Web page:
Oracle FAQ Your Portal to the Oracle Knowledge Grid

Home -> Community -> Usenet -> c.d.o.server -> Re: Excessive Logical and Physical I/O

Re: Excessive Logical and Physical I/O

From: Joel Garry <>
Date: 24 Mar 2004 16:32:31 -0800
Message-ID: <>

Brian Peasland <> wrote in message news:<>...
> > > Building a read consistent image is on a block by block basis. If one
> > > user only needs 1MB of read consistent images, then they only rebuild
> > > the number of blocks to satisfy that request.
> > >
> > > HTH,
> > > Brian
> >
> > Does that mean that rollbacks that are allowed to overextend don't
> > have a negative impact on performance...? because everything I have
> > read points to the opposite...
> I'm having a hard time understanding how you went from my comments to
> your comments. I must have missed the logic somewhere along the lines
> there.
> And what do you mean by "overextend"? A rollback segment can extend, up
> to MAXEXTENTS. It can't extend past that. MAXEXTENTS is the maximum
> number of extents. How can you go over this amount?
> Any time an extent has to be allocated or deallocated, work has to be
> done. If your task requires an allocation or deallocation of an extent,
> then the time it takes to complete the task will be longer than if you
> were able to accomplish the same task without the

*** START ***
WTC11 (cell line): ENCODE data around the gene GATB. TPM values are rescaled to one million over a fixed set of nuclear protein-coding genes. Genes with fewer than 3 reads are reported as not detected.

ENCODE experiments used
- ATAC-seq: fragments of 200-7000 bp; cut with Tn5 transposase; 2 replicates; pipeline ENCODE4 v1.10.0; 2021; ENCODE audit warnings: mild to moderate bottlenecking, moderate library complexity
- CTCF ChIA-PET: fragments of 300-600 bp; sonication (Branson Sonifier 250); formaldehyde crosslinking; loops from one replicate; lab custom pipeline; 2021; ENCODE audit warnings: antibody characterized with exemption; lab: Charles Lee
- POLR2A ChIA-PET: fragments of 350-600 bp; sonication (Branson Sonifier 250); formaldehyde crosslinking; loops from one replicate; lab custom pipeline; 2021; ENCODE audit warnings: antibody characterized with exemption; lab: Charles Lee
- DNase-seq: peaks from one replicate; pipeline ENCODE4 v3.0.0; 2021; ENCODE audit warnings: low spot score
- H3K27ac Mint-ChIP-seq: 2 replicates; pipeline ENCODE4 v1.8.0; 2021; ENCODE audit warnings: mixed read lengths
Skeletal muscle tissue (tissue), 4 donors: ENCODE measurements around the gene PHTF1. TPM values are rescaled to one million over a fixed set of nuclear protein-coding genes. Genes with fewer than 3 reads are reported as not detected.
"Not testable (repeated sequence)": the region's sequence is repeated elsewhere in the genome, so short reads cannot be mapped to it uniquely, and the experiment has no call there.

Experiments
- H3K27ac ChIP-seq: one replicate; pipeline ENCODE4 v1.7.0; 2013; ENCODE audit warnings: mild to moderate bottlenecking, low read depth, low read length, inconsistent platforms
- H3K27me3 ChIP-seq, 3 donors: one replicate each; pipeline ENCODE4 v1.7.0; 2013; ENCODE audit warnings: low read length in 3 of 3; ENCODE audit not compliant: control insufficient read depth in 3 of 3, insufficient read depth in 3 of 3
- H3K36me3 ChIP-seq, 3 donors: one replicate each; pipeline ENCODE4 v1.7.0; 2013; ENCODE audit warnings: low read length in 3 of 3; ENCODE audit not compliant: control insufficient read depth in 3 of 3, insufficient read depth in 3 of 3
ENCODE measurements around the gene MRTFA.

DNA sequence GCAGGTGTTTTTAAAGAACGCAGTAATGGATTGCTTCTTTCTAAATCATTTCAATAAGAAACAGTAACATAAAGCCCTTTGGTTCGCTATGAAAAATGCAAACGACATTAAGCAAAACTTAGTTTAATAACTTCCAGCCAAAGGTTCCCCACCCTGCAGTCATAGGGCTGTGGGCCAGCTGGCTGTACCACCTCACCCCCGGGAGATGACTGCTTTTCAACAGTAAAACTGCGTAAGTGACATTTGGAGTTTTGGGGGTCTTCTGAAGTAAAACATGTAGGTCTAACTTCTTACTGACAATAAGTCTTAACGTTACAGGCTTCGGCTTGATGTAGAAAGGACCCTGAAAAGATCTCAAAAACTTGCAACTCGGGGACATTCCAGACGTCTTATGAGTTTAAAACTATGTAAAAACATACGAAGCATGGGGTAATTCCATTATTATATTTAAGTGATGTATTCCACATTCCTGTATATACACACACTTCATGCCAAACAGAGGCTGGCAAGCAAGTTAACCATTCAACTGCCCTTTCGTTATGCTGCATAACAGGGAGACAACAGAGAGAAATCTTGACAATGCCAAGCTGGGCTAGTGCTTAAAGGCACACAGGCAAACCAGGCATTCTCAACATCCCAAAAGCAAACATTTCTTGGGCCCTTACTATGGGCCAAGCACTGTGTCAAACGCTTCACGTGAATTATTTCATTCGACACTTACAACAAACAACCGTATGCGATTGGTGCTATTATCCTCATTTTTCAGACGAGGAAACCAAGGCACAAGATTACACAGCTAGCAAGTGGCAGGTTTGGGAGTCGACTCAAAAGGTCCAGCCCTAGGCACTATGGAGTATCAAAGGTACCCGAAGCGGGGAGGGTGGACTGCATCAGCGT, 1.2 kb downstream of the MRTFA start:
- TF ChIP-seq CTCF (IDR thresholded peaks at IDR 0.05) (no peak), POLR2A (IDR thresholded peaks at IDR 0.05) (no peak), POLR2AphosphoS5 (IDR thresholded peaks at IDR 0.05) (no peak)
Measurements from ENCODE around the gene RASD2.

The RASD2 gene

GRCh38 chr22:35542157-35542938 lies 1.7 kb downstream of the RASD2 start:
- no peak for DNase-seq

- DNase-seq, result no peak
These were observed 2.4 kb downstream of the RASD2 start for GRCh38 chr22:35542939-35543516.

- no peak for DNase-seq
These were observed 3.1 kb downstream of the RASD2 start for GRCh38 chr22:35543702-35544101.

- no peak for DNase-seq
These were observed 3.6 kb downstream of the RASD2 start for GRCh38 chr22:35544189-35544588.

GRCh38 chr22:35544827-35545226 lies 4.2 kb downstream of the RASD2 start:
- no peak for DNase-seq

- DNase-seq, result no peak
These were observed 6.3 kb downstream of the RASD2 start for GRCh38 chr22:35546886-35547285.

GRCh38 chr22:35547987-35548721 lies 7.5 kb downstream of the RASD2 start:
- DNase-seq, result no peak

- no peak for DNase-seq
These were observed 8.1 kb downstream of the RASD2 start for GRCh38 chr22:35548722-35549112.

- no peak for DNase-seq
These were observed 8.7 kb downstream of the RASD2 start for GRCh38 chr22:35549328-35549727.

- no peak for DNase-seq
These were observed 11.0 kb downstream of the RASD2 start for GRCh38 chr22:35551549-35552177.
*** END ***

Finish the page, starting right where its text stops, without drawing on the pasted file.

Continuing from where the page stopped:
> allocation/deallocation of that extent. Will that have a negative impact
> on performance? It depends on many factors. I don't subscribe to the
> theory that just because something takes a little longer, it negatively
> impacts performance. To me, negative (or positive) performance impacts
> are measured by user pain (or joy) over the job that they are trying to
> accomplish. If the user doesn't notice anything, and therefore they are
> not experiencing any pain, then the allocation of extents is not causing
> a performance problem. If you stop the allocation of extents, and the
> user is happy with the results, because it is a noticable improvement,
> then there was a negative performance impact.
> HTH,
> Brian
> --
> ===================================================================
> Brian Peasland
> Remove the "remove_spam." from the email address to email me.
> "I can give it to you cheap, quick, and good. Now pick two out of
> the three"

I think what he is asking is, if there is 1M worth of blocks to be consistent in a 1G RBS, might Oracle have to look through the whole 1G to get that 1M. And I think the answer would be the rollback headers track where the info is by block, so it shouldn't be a problem. might help clarify some. And as you said, extent allocation is the real problem, so I would add, size the extents so the transactions fit in them.

I somewhat agree with the pain/joy thing, but have to point out that habitually doing things "correctly" will put off the pain, since performance on a multiuser system is a summation of usage. The obvious pitfall is over-administrating, that is, spending lots of time trying to get the nth incremental bit of performance.


-- is bogus.
Plug the ethernet into the electric socket.
Received on Wed Mar 24 2004 - 18:32:31 CST

Original text of this message